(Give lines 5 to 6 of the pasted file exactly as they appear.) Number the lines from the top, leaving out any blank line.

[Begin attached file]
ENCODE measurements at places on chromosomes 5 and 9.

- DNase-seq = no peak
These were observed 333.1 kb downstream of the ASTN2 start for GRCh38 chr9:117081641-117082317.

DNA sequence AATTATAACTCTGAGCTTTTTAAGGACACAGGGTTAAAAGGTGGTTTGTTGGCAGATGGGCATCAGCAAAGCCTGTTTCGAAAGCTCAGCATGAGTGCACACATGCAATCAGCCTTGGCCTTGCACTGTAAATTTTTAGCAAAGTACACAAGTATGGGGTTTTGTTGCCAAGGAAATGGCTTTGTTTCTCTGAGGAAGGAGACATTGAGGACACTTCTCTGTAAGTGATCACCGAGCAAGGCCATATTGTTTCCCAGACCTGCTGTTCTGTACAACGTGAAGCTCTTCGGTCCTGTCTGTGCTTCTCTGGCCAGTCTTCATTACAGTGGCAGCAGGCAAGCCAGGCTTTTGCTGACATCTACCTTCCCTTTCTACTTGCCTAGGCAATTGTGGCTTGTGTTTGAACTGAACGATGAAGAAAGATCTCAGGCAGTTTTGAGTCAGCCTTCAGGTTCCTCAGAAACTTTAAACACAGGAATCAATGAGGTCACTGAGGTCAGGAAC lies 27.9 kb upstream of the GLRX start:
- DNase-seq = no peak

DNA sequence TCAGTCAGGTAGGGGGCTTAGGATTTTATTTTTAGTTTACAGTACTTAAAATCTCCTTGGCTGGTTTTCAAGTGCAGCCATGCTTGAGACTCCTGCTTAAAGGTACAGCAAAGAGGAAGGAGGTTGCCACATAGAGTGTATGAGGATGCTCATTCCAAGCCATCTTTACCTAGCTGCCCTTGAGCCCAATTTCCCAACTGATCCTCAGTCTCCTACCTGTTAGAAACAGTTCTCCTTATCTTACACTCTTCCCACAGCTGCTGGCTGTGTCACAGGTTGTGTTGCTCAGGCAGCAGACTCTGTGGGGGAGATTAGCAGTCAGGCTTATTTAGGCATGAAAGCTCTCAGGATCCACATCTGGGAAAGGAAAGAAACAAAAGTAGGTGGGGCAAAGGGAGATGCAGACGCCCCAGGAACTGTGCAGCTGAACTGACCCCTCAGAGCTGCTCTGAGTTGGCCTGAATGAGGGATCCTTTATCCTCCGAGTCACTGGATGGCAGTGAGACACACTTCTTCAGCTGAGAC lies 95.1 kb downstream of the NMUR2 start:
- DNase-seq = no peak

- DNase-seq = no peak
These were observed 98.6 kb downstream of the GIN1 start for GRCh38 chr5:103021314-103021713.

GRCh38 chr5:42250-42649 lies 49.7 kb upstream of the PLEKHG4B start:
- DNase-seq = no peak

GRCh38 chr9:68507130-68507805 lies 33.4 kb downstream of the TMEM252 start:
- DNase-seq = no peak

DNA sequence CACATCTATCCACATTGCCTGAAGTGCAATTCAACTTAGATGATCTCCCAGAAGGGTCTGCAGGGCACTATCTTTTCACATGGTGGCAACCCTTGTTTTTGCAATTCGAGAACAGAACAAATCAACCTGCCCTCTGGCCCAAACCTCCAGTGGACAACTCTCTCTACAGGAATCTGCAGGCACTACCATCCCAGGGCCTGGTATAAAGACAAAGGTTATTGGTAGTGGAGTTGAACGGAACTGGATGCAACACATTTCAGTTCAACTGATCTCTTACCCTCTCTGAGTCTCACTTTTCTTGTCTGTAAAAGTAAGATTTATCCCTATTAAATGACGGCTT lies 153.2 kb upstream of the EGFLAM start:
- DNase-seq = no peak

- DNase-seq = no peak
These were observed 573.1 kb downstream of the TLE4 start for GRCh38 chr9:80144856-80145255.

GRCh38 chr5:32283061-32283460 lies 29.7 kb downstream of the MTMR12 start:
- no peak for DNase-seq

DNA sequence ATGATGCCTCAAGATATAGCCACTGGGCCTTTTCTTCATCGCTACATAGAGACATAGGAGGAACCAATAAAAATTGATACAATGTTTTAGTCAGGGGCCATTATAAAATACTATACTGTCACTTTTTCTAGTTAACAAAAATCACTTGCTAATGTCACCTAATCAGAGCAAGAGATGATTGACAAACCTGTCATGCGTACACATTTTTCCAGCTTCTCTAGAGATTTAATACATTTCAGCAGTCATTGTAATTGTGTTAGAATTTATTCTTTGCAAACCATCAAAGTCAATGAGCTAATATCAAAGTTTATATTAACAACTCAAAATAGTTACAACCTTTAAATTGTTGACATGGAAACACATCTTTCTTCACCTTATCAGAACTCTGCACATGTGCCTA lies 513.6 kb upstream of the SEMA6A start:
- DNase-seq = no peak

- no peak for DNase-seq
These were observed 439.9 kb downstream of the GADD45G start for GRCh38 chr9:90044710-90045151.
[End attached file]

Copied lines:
- DNase-seq = no peak

DNA sequence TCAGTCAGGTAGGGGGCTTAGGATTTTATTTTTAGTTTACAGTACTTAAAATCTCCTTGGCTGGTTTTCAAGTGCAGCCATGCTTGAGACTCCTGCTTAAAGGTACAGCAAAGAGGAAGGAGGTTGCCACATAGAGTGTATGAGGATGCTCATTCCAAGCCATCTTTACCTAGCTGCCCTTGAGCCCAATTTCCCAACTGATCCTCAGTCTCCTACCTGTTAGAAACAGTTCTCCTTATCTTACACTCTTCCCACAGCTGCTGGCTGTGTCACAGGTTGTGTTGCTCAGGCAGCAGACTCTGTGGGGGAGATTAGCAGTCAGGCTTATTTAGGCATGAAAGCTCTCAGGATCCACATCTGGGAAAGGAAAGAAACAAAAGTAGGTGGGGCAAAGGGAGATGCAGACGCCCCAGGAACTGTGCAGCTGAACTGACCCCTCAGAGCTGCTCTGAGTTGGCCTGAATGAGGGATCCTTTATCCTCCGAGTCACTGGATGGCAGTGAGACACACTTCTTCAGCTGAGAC lies 95.1 kb downstream of the NMUR2 start: